6. 30% Pennsylvania Farm-A-Syst: Worksheet 7: Petroleum Storage and Handling [pdf]Get Acrobat Reader
    Source: Department of Crop and Soil Sciences Publications

    "Liquid petroleum products are concentrated, effective sources of power, lubrication, and heat. Aboveground and underground storage of petroleum products such as transportation fuel and heating fuel, however, can be a threat to family and farm safety, public health, and the environment."

  7. 30% Pennsylvania Farm-A-Syst: Worksheet 8: Silage Storage Management [pdf]Get Acrobat Reader
    Source: Department of Crop and Soil Sciences Publications

    "Silage is an essential feed for livestock-based agriculture. It can be made from corn, silage crops such as grass and alfalfa, or from crop processing wastes. When properly harvested and stored, silage poses little or no pollution threat. However, improper silage-making and storing can result in liquid effluents, gases, malodors, undesirable microorganisms, and waste or spoiled silage."

  8. 30% Pennsylvania Farm-A-Syst: Worksheet 9: Animal Waste Storage Management [pdf]Get Acrobat Reader
    Source: Department of Crop and Soil Sciences Publications

    "Runoff from livestock production facilities can carry manure, soil, microorganisms, and other potential pollutants that could contaminate surface water and groundwater sources. If not managed properly, animal wastes can affect water quality and human health."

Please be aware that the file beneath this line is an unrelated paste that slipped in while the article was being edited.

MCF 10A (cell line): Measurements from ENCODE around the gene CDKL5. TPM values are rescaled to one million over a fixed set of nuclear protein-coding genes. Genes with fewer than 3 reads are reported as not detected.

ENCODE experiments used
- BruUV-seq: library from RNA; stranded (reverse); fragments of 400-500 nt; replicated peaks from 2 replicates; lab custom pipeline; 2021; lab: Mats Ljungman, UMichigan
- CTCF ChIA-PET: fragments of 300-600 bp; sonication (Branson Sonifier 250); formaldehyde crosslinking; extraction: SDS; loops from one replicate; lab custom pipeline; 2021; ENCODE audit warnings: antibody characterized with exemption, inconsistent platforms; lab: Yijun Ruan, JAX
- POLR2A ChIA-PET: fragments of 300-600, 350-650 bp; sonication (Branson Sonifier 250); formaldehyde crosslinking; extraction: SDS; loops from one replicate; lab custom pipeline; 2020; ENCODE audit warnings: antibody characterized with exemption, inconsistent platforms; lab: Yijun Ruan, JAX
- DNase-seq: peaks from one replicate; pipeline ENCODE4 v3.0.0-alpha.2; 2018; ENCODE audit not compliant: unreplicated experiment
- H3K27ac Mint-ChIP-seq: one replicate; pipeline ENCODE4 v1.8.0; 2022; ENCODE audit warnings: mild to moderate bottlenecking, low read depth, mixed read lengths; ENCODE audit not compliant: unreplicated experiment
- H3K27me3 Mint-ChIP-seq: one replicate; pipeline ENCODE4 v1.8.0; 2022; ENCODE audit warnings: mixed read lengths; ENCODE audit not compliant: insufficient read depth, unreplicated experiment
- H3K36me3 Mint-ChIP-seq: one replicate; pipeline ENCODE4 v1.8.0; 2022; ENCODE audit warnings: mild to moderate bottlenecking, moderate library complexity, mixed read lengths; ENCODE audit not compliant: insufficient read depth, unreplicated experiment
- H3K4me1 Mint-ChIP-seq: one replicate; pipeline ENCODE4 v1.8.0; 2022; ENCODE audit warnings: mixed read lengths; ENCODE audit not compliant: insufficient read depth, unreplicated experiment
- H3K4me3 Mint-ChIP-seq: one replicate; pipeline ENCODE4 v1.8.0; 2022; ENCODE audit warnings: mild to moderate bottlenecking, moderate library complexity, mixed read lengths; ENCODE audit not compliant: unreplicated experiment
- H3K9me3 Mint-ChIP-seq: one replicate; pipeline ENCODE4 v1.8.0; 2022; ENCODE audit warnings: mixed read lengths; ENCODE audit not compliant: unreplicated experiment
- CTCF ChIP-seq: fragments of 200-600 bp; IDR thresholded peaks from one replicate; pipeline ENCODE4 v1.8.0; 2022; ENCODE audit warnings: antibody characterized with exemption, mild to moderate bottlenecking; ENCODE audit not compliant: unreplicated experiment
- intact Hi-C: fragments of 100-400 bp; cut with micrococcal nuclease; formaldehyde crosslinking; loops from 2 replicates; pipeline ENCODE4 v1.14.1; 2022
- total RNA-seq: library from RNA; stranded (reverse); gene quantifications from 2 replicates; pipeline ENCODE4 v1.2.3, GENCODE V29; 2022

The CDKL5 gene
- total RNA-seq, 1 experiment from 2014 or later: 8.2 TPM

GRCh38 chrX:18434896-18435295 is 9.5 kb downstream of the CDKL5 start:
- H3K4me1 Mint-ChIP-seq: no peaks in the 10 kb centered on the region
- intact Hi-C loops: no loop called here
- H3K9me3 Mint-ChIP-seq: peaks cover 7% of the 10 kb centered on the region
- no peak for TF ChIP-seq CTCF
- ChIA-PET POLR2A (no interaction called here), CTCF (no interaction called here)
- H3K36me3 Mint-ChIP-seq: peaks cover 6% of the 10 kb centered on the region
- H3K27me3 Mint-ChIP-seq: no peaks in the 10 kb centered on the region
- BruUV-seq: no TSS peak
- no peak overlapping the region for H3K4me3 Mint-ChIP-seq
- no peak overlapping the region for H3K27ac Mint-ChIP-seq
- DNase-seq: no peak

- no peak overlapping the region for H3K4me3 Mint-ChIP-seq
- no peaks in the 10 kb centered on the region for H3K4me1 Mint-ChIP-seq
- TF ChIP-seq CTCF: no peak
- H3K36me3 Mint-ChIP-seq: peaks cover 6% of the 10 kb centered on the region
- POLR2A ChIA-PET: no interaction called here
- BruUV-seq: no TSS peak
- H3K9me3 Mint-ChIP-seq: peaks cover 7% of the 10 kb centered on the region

9. 30% Pennsylvania Farm-A-Syst: Worksheet 10: Animal Waste Land Application Management [pdf]Get Acrobat Reader
    Source: Department of Crop and Soil Sciences Publications

    "Managing the land application of animal waste to protect water quality depends on applying rates based on crop requirements and soil conditions, knowing the composition of the animal waste, avoiding runoff from recent applications, and protecting the application areas from runoff and soil erosion. Runoff from fields and water leaching through soil can carry plant nutrients, soil, microorganisms, and other potential pollutants from the fields to surface water or groundwater."

  10. 30% Pennsylvania Farm-A-Syst: Worksheet 11: Soil Conservation Management [pdf]Get Acrobat Reader
    Source: Department of Crop and Soil Sciences Publications

    "Soil conservation protects a valuable resource and reduces the off-farm direct impacts of sediment or the indirect impacts of nutrients or pesticides that may be attached to eroded soil particles. A good soil management program has three goals: to protect the soil from erosion by water or wind; to reduce runoff from the land into surface water; and to maintain or improve soil quality."

Previous 1 2 3 4 5 6 7 8 9 10 11 12 ... 25 Next

(Query Time Used: 125 millisecond)

Your Account:

You are not currently logged in.

Now on AgMap:

Post business activities on event calendar !

Options:


Featured Search:

Warm up those chilly Autumn nights with some nice, hot apple cider.


Search AgMap
Advanced Search